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Although several genetic causes of male infertility are known, the condition in around 60.0-75.0% of infertile male patients appears to be idiopathic. In some, genetic causes may be polygenic and require several low-penetrance genes to produce a phenotype outcome. In others, pleiotropy, when a gene can produce several phenotypic traits, may be involved. We have investigated whether single nucleotide polymorphisms (SNPs) in the SLC6A14 [solute carrier family 6 (amino acid transporter), member 14] gene are associated with male infertility. This gene has previously been linked with obesity and cystic fibrosis, which are associated with male infertility. It has a role in the transport of tryptophan and synthesis of serotonin that are important for normal spermatogenesis and testicular function. We have analyzed three SNPs (rs2312054, rs2071877 and rs2011162) in 370 infertile men and 241 fertile controls from two different populations (Macedonian and Slovenian). We found that the rs2011162(G) allele and rs2312054(A)rs2071877(C)-rs2011162(G) haplotype are present at lower frequencies in the infertile rather than the fertile men (p = 0.044 and p = 0.0144, respectively). We concluded that the SLC6A14 gene may be a population-specific, low-penetrance locus which confers susceptibility to male infertility/subfertility. Additional follow-up studies of a large number of infertile men of different ethnic backgrounds are needed to confirm such a susceptibility. Keywords: Male infertility; rs2011162; SLC6A14 gene; 3' untranslated region (3'UTR) INTRODUCTION Spermatogenesis is a complex biological process that involves mitosis, meiosis and spermiogenesis, that are under endocrine and paracrine regulation . Many genes are specifically transcribed only during these processes and reduction or absence in their expression could lead to infertility or subfertility. Well-known genetic causes of male infertility include sex chromosome aneuploidies, Y chromosome AZF microdeletions and mutations in the CFTR and AR genes [2,3], but 60.0-75.0% of patients with male infertility appear to be idiopathic . Besides genes that are directly involved and expressed during spermatogenesis in testicular tissue, others are ubiquitously transcribed during normal functioning of cells and genetic variation and impairment in their expression could lead to disruption of spermatogenesis. Pleiotropy, in which a gene has an effect on multiple phenotype traits  and variation in the gene could lead to different effects on each of these, is also possible. Moreover, genetic variation in several genes could combine as low-penetrant risk alleles and contribute to the phenotype outcome. Macedonian Academy of Sciences and Arts, Research Center for Genetic Engineering and Biotechnology "Georgi D. Efremov," Skopje, Republic of Macedonia Faculty of Medicine, Clinic of Endocrinology and Metabolic Disorders, Skopje, Republic of Macedonia Clinical Institute of Medical Genetics, Department of Obstetrics and Gynecology, University Medical Center, Ljubljana, Ljubljana, Slovenia Table 1. Sequences and sizes of primers used for the polymerase chain reaction. SNPs rs2312054 (A/T) rs2071877 (C/T) rs2011162 (C/G) Primer Name rs2312054-F rs2312054-R rs2071877-F rs2071877-R rs2011162-F rs2011162-R Sequence (5'>3') GTG GAG GAC CTG AGA GTG GA GGA GGG TTC TTT GGG TCA AT TGC ATG TGT GTT TTT GAT GTG AAT CAG GTA ACA AGC CAG AAG A GGG GAA CCT TAT TTA TTT GTG TG GCC TCC AAT GTA TTA AAA ATG C Size (bp) 296 396 250 We have previously investigated the association of nine single nucleotide polymorphisms (SNPs) in eight different genes with idiopathic male infertility on the basis of one genome-wide association study . Our findings confirmed the association of SNPs rs5911500 in LOC203413, rs3088232 in BRDT and rs11204546 in OR2W3, in oligo-zoospermic and azoospermic men with infertility and of different ethnicity (Macedonians and Albanians) . A minor allele of rs5911500 in LOC203413 retained strong association when we enlarged the group to include Slovenian males. This SNP on the long arm of chromosome X (Xq23) is in close proximity to the SLC6A14 (NM_ 007231.4) gene, which is a member of the solute carrier family 6 that transports neutral and cationic amino acids in a sodium- and chloride-dependent manner. It contains 14 exons and spans 29 kb . The SNPs in this gene have been associated with obesity [9-11] and meconium illeus (a known clinical manifestation of cystic fibrosis) . There is also evidence of pleiotropic effects of the SLC6A14 gene in other CF-related morbidities . The SLC6A14 gene has high affinity for several amino acids, including tryptophan , and could be involved in regulation of tryptophan availability for serotonin synthesis . In fact, serotonin has been shown to be necessary for normal spermatogenesis in prepubertal rats . An association has also been demonstrated between serotonin and testosterone production , and between testicular blood flow and vasomotion  in rats. This study investigated the possible association of three SNPs (rs2312054, rs2071877 and rs2011162) in the SLC6A14 gene with idiopathic male infertility. MATERIALS AND METHODS Study Samples. A total of 370 infertile males (247 from Slovenia and 123 from Macedonia) and 237 fertile controls (114 from Slovenia and 127 from Macedonia) were studied. The infertile group consisted of 137 patients with idiopathic azoospermia (87 from Slovenia and 50 from Macedonia) and 243 with oligozoospermia (160 from Slovenia and 73 from Macedonia). Patients with sex chromosome aneuploidies and Y chromosome AZF microdeletions were excluded from the study. Fertile controls have fathered at least one child and their paternity was proven by DNA analysis. Informed consent was obtained from all men and the study was approved by the Ethics Committee of the Macedonian Academy of Sciences and Arts, Skopje, Republic of Macedonia. DNA Isolation. DNA was isolated from peripheral blood using the standard phenol/chloroform protocol. Multiplex Polymerase Chain Reaction. The PCR primers were designed to produce different PCR fragment sizes, so as to make their separation by agarose gel electrophoresis possible. Primer sequences for PCR amplification of the three SLC6A14 SNPs are as shown in Table 1. Polymerase chain reaction multiplexes were performed in a final volume of 20 µL, containing: 10 × KLA buffer [50 mM Tris base, 16 mM (NH4)2SO4, 0.1% Tween 20, pH 9.2], 25 mM MgCl2, 0.25 mM dNTPs, 10 pmol of each primer, Tth DNA polymerase and approximately 100 ng of genomic DNA. The cycling conditions were: 2 min. 95 °C initial denaturation, followed by 28 cycles of 40 seconds at 95 °C, 40 seconds at 59 °C, 45 seconds at 72 °C, and final elongation at 72 °C for 10 min. A rapid thermal ramp at 4 °C followed and the PCR products obtained were analyzed with electrophoresis on a 1.5% agarose gel. Multiplex SNaPshot Analysis. Before performing the SNaPshot reaction, 1 µL of PCR product was treated with 0.6 µL of ExoSAP-IT (Exonuclease I and Shrimp Alkaline Phosphatase; USB Corporation, Clevelend, OH, USA) at 37 °C for 2 hours or overnight. The reaction mixture was incubated at BALKAN JOURNAL OF MEDICAL GENETICS Noveski P, Mircevska M, Plaseski T, Peterlin B, Plaseska-Karanfilska D 86 °C for 20 min. to inactivate the ExoSAP-IT. The purified PCR products were used as templates to detect the three polymorphic positions in the SLC6A14 gene. The detection primers were mixed with final concentration of 1 pmol/µL each. Multiplex single base extension reactions were performed in a 4.6 µL final volume, combining 1 µL of SNaPshot Multiplex Ready Reaction Mix (Life Technologies, Carlsbad, CA, USA), 1 µL of deionized H2O, 1.6 µL of purified PCR product and 1 µL (1 pM) SNaPshot primer cocktail. The minisequencing primers were 5'-tailed with a polyT sequence to produce extension products 25, 30 and 35 nucleotides long to allow separation by capillary electrophoresis (Table 2). Cycling conditions were: 25 cycles of 10 seconds at 96 °C, 10 seconds at 50 °C and 30 seconds at 60 °C, followed by rapid thermal ramp to 4 °C. To remove unincorporated fluorescently-labeled ddNTPs, the final products were incubated with 1 U of shrimp alkaline phosphatase (USB Corporation) for 1 hour at 37 °C (or overnight) and then at 86 °C for 20 min. to inactivate, the enzyme. Capillary Electrophoresis. The SNaPshot products were separated by capillary electrophoresis on an ABI PRISMTM 3130 Genetic Analyzer (Life Technologies). Analysis of electropherograms was performed using the GeneMapper software (Life Technologies) and the sizes of the fragments was determined relative to the GeneScan120 LIZ size standard (Life Technologies). Representative electropherograms that show the three SNPs in the SLC6A14 gene in a patient with ACG (a) and a patient with TTC haplotypes (b), are shown in Figure 1. Statistical Analysis. Allelic and haplotype frequencies were compared with statistical non parametric tests for categorical variables Pearson c2 using the Statistical Package for Social Sciences Version 19 (SPSS, Chicago, IL, USA). Haplotype frequencies were calculated with Haploview 4.2 (Broad Institute, Cambridge, MA, USA) . A p value of less than 0.05 was considered to be statistically significant. Analysis of RNA Secondary Structure. Effect of different SNP alleles on RNA secondary structure was analyzed with RNAsnp web tool  that is Table 2. Single nucleotide polymorphisms Human Genome Variation Society nomenclature and primers used for the SNaPshot reaction with their sequences and sizes. SNPs rs2312054 (A/T) rs2071877 (C/T) rs2011162 (C/G) HGVS Nomenclature NG_021305.2: g.5338A>T NG_021305.2: g25686C>T NG_021305.2: g.27547C>G Oligo Sequence for Base Extension (5'>3') ACC TAT AGA GTA GAG AAG AAA GAA A (T)3CAT GCT ATT ATA AAT CAA AGT GAA AAG (T)7ATA AAA ATG TGA ATC TCT TAA TTC TCA G Size (bp) 25 30 35 Figure 1. Electropherograms of two patients with different alleles for the studied SNPs. Table 3. Allelic and haplotype frequencies of three SLC6A14 single nucleotide polymorphisms in Macedonian and Slovenian men. Macedonian Men SNPs in the SLC6A14 Gene rs2312054(A/T)-SNP1 rs2071877(C/T)-SNP2 rs2011162(C/G)-SNP3 Haplotypes of the SNP1, SNP2 and SNP3 ACG ATC TCG ACC TTC NS: not significant. Slovenian Men p Value NS NS 0.0439a Infertile (n=247) 0.79/0.21 0.69/0.31 0.37/0.63 Fertile (n=114) 0.77/0.23 0.72/0.28 0.36/0.64 p Value NS NS NS Infertile (n=123) 0.79/0.21 0.63/0.37 0.46/0.54 Fertile (n=127) 0.83/0.17 0.72/0.28 0.34/0.66 0.0144a NS NS NS NS NS NS NS NS NS A p value of less than 0.05 was considered to be statistically significant. a freely available web tool (http://rth.dk/resources/ rnasnp/submit). We used two of the proposed modes of operation, Mode 1 and Mode 2, with default settings for folding window (200 bp) and default associated parameters for each mode. The two modes use different methods of calculation; Mode 1 uses a global folding method RNAfold, while Mode 2 uses a local folding method RNAplfold. Structural changes with a p value of less than 0.2 were considered to be statistically significant. RESULTS Because we studied only male subjects and the SLC6A14 gene is on the X chromosome, we calculated only allelic and haplotype frequencies and Figure 2. The RNA secondary structure, in planar graph representation, of the region that contains the rs2011162, as an output from Mode 1 analysis. Arrows point to the region of putative secondary change in wild type and alternative sequences. BALKAN JOURNAL OF MEDICAL GENETICS Noveski P, Mircevska M, Plaseski T, Peterlin B, Plaseska-Karanfilska D compared results within populations. When we analyzed allelic frequencies, only the rs2011162 SNP showed difference in the distribution among infertile patients and fertile men. In both Macedonians and Slovenians, the rs2011162(G) allele was present with lower frequencies in infertile patients (Table 3). However, statistical significance was obtained only for the Macedonian population [p = 0.0439; odds ratio (OR) = 1.69; 95% confidence interval (95% CI) = 1.01-2.81]. Five different haplotypes for rs2312054, rs2071877 and rs2011162 were observed in both populations: ACG, ATC, TCG, ACC and TTC (Table 3). Only one haplotype (ACG) showed statistically significant difference in distribution, but only in Macedonian men. It was less frequent (36.6%) in infertile Macedonian men than in fertile Macedonian controls (52.0%) [p = 0.0144; OR = 1.87; 95% CI = 1.13-3.11]. Analysis of the effect of the rs2011162 alleles on RNA secondary structure showed significant structural change in the alternative allele in comparison to the wild type allele when using Mode 1 for analysis (p = 0.0783) (Figure 2). DISCUSSION We previously showed that rs5911500 SNP, located in the Xq24 region, is associated with male infertility . In close proximity to this SNP is the SLC6A14 gene that has previously been found in association with obesity  and cystic fibrosis , both of which have been implicated in male infertility. Because men are hemizygous for this gene, any positive or negative effect of a given allele would be expressed directly. For these reasons, we conducted this study to investigate the possible involvement of this gene in male infertilty/subfertility. In order to account for variation in SNP genotype and haplotype frequencies in different populations due to a physical separation and genetic drift, we have matched patients and controls in a population-based (Macedonian and Slovenian) manner from a fixed geographic area. Of the three studied SNPs, only the rs2011162 differed in allele distribution between infertile and fertile men, and only in the Macedonian population. The alternative G allele for rs2011162 was present with a lower frequency in infertile Macedonian men (54.0%) in comparison to the fertile controls (66.0%). This allele was also a part of a rs2312054(A)rs2071877(C)-rs2011162(G) haplotype that was present at significantly lower frequencies in infertile than in fertile Macedonian men. For comparison, data from 1000 Genomes showed that the rs2011162(G) allele varies in frequency from 27.0% in Africans to 66.0% in the American population. This means that in some populations, an alternative rs2011162(G) allele could be under selection and more favorable than the ancestral rs2011162 (C) allele. In our study, the alternative G allele was more prevalent in both the Macedonian and the Slovenian populations compared to the ancestral C allele. Based on results of significant association of the rs2011162(G) allele with male fertility, we further investigated the possible influence that this SNP could exhibit on SLC6A14 gene expression. It is localized in the 3'UTR (3' untranslated region) of the SLC6A14 gene and is not a part of the coding and translated sequence of mRNA. However, the 3'UTR is important because it contains regulatory regions with roles in transcript cleavage, stability and polyadenylation, translation and mRNA localization . Mutations that change the secondary structure of the 3'UTR may result in disruption of expression [19-22]. Our assessment of the possible influence of rs2011162 alleles on secondary structure of the 3'UTR showed a significant (p = 0.0783) structural effect in Mode 1 of analysis and indicated that the SLC 6A14 mRNA with a rs2011162(G) allele might be expressed more efficiently than the mRNA with the rs2011162(C) allele. In conclusion, an alternative rs2011162(G) allele and the SLC6A14 rs2312054(A)-rs2071877(C)rs2011162(G) haplotype might exhibit some kind of protective effect on the spermatogenesis. SLC6A14 could be a population-specific, low-penetrance locus that confers susceptibility to male infertility/subfertility. To the best of our knowledge, this is the first study addressing the possible association of SLC6A14 with male infertility. More rigorous follow-up studies, involving larger number of infertile men from different populations and eventually, testicular expression studies, are needed in order to confirm this finding. Conflict of Interest. This study was supported by grant CRP/MAC09-01 from ICGEB-Trieste (to D. Plaseska-Karanfilska). The authors report no conflicts of interest. The authors alone are responsible for the content and writing of this article.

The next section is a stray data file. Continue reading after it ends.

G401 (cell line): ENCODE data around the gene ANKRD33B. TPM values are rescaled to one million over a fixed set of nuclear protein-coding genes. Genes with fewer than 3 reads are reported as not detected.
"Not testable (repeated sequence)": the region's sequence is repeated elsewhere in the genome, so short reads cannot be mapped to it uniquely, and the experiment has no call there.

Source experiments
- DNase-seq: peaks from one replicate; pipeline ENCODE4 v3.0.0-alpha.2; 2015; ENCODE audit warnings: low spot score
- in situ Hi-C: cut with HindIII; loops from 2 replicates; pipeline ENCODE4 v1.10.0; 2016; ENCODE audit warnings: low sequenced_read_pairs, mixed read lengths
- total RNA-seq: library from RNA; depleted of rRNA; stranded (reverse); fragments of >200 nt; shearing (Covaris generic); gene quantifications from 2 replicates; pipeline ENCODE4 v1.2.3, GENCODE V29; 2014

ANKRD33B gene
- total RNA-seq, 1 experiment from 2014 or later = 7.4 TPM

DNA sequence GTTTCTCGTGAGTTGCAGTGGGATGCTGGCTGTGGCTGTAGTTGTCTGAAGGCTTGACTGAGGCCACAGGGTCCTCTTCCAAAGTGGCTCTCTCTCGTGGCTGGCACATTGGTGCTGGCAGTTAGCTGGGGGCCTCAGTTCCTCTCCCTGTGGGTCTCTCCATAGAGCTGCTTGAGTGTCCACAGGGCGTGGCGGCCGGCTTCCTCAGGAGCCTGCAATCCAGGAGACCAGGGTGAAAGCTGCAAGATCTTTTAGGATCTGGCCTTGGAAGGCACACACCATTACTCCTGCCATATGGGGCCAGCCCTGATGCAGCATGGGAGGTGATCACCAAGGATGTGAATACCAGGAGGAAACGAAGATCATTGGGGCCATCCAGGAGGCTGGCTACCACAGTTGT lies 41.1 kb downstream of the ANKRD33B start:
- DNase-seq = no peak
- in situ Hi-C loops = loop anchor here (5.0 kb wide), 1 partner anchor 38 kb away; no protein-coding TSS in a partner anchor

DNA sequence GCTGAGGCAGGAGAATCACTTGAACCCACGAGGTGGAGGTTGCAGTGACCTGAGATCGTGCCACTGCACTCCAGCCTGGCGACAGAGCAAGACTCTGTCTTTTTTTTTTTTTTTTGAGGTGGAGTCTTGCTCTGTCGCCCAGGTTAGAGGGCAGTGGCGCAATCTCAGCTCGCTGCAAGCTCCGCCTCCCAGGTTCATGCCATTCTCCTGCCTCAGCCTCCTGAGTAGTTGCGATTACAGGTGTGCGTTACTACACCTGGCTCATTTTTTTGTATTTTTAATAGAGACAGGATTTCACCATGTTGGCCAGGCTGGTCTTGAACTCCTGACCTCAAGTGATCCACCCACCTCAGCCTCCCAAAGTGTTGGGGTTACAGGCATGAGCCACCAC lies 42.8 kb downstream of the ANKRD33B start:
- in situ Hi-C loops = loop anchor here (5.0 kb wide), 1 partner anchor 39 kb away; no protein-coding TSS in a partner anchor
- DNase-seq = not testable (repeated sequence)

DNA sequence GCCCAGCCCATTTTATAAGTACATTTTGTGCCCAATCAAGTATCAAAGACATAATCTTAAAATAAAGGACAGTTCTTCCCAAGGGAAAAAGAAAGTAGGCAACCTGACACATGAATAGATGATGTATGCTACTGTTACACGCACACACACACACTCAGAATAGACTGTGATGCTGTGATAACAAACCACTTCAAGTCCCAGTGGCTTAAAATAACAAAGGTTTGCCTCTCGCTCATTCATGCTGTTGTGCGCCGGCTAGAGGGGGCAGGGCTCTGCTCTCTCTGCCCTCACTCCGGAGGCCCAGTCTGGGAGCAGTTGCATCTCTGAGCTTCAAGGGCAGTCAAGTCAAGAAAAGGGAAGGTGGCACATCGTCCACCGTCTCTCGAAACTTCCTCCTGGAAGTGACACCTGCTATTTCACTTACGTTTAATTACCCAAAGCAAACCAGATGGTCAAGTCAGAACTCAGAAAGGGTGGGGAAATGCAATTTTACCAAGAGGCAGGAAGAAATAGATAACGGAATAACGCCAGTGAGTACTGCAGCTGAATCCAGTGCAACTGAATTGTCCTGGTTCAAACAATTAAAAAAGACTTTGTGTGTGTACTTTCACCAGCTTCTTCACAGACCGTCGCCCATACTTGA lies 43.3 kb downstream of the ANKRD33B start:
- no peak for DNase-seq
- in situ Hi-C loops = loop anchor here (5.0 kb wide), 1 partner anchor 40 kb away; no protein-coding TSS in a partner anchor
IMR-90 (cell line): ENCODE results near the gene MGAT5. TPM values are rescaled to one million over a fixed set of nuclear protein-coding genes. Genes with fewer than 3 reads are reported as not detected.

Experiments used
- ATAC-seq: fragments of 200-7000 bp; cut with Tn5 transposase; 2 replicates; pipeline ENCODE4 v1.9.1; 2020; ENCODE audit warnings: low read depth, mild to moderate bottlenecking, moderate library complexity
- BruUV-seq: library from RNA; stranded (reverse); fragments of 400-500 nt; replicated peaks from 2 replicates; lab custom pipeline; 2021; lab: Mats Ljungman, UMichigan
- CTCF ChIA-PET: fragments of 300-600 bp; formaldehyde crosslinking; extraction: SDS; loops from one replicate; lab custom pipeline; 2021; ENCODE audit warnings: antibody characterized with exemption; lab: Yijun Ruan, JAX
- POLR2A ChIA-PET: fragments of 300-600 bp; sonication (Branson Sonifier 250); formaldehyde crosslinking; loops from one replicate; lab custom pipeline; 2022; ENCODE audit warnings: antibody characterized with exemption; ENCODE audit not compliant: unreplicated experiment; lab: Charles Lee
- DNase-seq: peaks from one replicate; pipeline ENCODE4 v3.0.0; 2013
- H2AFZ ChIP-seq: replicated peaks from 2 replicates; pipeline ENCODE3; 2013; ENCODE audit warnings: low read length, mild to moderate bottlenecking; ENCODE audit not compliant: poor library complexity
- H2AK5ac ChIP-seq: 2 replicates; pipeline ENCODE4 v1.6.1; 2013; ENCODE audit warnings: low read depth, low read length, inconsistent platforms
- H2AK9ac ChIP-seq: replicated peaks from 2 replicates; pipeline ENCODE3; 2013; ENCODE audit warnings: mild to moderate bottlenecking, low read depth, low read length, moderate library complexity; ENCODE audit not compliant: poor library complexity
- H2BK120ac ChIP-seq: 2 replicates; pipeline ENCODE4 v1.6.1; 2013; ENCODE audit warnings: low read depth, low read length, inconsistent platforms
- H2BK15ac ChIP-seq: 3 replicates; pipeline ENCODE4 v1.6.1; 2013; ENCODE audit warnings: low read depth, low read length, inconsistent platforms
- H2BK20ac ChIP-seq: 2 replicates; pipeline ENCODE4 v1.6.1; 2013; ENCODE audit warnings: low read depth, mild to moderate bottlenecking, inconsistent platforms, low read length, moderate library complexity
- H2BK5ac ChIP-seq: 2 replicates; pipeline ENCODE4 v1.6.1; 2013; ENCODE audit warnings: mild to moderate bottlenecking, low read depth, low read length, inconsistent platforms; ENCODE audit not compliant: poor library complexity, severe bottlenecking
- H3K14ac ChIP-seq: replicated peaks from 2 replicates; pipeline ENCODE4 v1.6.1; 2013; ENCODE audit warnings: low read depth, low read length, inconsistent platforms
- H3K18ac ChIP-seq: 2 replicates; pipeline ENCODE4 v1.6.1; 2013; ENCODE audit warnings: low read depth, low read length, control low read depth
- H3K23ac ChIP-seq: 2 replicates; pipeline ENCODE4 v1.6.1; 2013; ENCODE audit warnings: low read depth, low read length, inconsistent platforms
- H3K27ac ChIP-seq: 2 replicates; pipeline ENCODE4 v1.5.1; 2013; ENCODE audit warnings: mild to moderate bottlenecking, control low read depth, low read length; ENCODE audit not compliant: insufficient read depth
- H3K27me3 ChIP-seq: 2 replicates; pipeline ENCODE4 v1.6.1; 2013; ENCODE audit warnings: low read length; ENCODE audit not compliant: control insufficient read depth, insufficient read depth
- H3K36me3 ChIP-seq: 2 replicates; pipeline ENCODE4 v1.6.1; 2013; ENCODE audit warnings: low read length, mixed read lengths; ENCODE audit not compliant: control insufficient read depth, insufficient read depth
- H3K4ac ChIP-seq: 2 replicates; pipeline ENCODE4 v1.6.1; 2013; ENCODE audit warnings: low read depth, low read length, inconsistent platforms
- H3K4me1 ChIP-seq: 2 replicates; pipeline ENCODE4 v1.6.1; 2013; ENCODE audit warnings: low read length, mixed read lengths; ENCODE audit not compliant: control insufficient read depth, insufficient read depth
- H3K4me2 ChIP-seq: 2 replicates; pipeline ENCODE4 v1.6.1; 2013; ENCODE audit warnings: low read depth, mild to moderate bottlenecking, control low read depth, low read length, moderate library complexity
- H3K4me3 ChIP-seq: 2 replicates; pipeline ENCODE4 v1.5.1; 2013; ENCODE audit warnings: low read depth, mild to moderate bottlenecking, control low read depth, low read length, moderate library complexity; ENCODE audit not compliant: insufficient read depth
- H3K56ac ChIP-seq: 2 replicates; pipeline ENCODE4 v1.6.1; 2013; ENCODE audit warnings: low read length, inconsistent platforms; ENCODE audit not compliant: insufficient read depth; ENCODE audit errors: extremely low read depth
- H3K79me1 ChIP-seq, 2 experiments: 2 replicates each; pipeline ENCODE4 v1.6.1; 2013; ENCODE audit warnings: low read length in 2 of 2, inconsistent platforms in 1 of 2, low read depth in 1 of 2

Balkan Journal of Medical Genetics – de Gruyter
Published: Dec 1, 2014